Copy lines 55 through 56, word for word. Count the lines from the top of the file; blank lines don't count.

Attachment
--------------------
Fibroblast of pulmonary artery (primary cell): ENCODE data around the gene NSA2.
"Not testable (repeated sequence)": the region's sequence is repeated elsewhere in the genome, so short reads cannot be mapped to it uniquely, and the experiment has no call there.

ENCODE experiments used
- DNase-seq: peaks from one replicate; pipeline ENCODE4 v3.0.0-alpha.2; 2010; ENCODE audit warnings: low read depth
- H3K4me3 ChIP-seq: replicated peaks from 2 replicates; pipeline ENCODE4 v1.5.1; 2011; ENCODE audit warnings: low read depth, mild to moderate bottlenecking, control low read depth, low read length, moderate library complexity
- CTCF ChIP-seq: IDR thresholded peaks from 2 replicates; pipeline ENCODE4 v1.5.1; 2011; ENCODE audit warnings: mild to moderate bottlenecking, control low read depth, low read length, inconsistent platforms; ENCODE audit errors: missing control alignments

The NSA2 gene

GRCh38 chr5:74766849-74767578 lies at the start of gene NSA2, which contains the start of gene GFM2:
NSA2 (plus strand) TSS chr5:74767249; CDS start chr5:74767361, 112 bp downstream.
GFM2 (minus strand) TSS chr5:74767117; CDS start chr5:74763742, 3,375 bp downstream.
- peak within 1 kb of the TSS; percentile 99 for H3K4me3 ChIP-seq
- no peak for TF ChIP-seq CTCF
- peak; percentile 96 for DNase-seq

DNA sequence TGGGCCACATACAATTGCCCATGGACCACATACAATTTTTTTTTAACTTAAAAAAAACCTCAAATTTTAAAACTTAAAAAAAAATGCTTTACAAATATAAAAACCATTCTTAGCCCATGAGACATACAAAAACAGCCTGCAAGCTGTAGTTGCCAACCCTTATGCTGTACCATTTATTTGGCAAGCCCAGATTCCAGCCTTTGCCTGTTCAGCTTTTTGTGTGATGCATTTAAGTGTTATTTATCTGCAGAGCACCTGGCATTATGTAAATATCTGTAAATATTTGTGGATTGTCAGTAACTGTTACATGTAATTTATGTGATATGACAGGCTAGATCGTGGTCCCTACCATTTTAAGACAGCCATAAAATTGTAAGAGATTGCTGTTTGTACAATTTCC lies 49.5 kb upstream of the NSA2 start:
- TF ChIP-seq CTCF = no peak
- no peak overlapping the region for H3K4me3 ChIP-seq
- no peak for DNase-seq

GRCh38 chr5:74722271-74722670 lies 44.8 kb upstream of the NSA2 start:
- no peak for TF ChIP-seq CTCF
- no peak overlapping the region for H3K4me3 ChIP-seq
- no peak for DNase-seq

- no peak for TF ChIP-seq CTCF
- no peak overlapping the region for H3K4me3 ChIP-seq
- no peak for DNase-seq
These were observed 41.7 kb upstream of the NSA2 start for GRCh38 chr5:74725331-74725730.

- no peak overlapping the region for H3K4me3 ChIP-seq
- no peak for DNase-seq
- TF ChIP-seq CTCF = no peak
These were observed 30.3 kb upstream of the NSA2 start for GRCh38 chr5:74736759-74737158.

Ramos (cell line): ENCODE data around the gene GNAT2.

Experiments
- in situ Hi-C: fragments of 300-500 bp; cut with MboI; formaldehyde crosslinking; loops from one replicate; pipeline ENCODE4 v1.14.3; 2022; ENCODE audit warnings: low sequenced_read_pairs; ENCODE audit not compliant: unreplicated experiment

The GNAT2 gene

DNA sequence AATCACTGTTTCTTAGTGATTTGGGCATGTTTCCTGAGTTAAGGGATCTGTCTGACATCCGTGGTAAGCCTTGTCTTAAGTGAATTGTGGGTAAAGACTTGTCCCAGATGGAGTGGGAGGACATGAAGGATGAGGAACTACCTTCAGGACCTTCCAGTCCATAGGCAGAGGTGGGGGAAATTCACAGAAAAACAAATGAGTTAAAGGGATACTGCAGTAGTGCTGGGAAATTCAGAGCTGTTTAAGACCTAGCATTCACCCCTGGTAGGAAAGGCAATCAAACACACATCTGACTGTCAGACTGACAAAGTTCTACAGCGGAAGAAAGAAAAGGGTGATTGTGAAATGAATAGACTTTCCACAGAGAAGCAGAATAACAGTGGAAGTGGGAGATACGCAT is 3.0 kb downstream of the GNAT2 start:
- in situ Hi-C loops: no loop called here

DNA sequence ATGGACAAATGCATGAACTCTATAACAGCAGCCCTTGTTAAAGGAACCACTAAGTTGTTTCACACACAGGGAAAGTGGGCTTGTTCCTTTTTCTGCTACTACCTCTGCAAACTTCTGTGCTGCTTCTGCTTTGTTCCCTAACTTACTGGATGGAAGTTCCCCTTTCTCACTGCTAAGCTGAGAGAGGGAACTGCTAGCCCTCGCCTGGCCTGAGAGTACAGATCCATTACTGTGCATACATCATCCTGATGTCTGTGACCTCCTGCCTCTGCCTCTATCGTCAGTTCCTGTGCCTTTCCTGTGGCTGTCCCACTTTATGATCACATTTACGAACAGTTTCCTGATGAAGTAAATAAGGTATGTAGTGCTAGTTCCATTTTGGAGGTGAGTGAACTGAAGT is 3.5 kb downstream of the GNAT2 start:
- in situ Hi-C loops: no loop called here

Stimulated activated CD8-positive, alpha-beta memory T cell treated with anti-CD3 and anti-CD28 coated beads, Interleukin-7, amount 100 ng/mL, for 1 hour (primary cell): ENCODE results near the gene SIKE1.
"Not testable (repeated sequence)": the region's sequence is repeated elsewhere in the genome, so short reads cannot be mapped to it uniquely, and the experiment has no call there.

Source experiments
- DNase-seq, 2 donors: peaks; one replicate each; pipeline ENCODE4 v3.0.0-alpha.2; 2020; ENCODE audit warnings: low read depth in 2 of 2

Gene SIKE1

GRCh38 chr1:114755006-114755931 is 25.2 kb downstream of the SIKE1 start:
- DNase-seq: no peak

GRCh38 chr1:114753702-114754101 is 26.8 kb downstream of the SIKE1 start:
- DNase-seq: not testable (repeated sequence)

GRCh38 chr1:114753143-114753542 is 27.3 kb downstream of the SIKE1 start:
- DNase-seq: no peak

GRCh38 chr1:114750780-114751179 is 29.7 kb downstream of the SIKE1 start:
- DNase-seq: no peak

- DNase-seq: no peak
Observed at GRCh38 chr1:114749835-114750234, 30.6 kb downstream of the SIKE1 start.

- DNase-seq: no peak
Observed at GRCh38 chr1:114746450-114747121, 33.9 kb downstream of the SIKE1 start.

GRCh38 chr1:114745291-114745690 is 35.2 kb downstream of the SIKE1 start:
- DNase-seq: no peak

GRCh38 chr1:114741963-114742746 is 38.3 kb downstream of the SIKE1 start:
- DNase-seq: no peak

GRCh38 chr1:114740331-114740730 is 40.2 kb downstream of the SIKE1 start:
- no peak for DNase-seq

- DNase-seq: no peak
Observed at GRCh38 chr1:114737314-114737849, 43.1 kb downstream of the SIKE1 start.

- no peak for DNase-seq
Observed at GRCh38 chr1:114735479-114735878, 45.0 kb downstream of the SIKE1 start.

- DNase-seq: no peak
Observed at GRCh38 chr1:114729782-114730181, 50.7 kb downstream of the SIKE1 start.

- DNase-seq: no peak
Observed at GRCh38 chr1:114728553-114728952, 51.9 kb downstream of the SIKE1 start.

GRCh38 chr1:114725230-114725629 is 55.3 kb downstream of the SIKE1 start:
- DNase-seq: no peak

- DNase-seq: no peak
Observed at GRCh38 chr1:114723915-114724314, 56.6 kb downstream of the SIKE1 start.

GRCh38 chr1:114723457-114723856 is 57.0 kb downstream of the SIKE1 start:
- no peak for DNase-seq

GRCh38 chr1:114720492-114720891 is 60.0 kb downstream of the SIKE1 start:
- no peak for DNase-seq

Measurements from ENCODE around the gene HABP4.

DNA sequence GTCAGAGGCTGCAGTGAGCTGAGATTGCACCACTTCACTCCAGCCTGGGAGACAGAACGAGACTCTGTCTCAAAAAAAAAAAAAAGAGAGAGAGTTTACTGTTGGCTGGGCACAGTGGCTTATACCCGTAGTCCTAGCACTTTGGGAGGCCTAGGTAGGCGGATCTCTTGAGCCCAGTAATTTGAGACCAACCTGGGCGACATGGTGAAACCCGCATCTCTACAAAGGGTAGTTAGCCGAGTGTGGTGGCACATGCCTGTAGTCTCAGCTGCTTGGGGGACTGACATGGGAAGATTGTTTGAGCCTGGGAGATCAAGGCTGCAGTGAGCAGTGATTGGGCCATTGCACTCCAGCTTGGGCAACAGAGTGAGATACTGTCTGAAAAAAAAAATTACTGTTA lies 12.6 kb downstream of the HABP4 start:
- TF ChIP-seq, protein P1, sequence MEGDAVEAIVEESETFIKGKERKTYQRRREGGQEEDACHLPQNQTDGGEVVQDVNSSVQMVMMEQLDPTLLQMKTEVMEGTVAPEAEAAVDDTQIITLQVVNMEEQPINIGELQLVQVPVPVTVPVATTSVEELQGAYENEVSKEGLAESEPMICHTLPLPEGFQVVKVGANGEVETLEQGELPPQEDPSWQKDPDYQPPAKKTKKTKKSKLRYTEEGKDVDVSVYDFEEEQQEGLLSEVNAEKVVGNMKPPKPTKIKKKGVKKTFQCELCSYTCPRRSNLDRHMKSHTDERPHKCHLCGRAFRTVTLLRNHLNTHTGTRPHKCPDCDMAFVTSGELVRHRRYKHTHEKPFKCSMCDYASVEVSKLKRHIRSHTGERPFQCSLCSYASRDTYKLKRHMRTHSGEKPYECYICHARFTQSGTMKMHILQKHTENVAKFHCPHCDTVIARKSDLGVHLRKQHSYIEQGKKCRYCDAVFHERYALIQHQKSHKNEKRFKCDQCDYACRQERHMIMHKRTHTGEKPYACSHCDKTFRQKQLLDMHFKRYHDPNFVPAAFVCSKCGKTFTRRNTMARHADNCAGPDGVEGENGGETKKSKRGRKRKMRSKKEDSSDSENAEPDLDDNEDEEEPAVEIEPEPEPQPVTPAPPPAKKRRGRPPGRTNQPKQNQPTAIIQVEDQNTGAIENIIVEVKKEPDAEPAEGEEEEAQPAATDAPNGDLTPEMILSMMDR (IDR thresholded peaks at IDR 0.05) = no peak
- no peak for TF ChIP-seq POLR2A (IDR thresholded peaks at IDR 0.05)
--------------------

GRCh38 chr1:114745291-114745690 is 35.2 kb downstream of the SIKE1 start:
- DNase-seq: no peak